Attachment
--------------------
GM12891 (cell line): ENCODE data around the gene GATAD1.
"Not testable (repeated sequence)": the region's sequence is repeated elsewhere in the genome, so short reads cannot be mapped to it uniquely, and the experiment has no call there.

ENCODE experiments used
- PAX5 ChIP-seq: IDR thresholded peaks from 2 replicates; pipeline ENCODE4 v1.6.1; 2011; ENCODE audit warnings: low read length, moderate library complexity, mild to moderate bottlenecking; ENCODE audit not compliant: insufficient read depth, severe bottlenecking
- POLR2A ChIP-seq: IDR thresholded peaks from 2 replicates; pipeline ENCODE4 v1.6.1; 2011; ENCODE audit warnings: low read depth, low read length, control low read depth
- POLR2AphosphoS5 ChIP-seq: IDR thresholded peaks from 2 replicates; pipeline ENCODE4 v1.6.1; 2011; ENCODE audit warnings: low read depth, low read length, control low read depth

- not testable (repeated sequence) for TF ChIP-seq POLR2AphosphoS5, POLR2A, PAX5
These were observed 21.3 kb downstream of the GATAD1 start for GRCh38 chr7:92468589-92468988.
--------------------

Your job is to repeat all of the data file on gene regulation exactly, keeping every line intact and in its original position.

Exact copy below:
GM12891 (cell line): ENCODE data around the gene GATAD1.
"Not testable (repeated sequence)": the region's sequence is repeated elsewhere in the genome, so short reads cannot be mapped to it uniquely, and the experiment has no call there.

ENCODE experiments used
- PAX5 ChIP-seq: IDR thresholded peaks from 2 replicates; pipeline ENCODE4 v1.6.1; 2011; ENCODE audit warnings: low read length, moderate library complexity, mild to moderate bottlenecking; ENCODE audit not compliant: insufficient read depth, severe bottlenecking
- POLR2A ChIP-seq: IDR thresholded peaks from 2 replicates; pipeline ENCODE4 v1.6.1; 2011; ENCODE audit warnings: low read depth, low read length, control low read depth
- POLR2AphosphoS5 ChIP-seq: IDR thresholded peaks from 2 replicates; pipeline ENCODE4 v1.6.1; 2011; ENCODE audit warnings: low read depth, low read length, control low read depth

- not testable (repeated sequence) for TF ChIP-seq POLR2AphosphoS5, POLR2A, PAX5
These were observed 21.3 kb downstream of the GATAD1 start for GRCh38 chr7:92468589-92468988.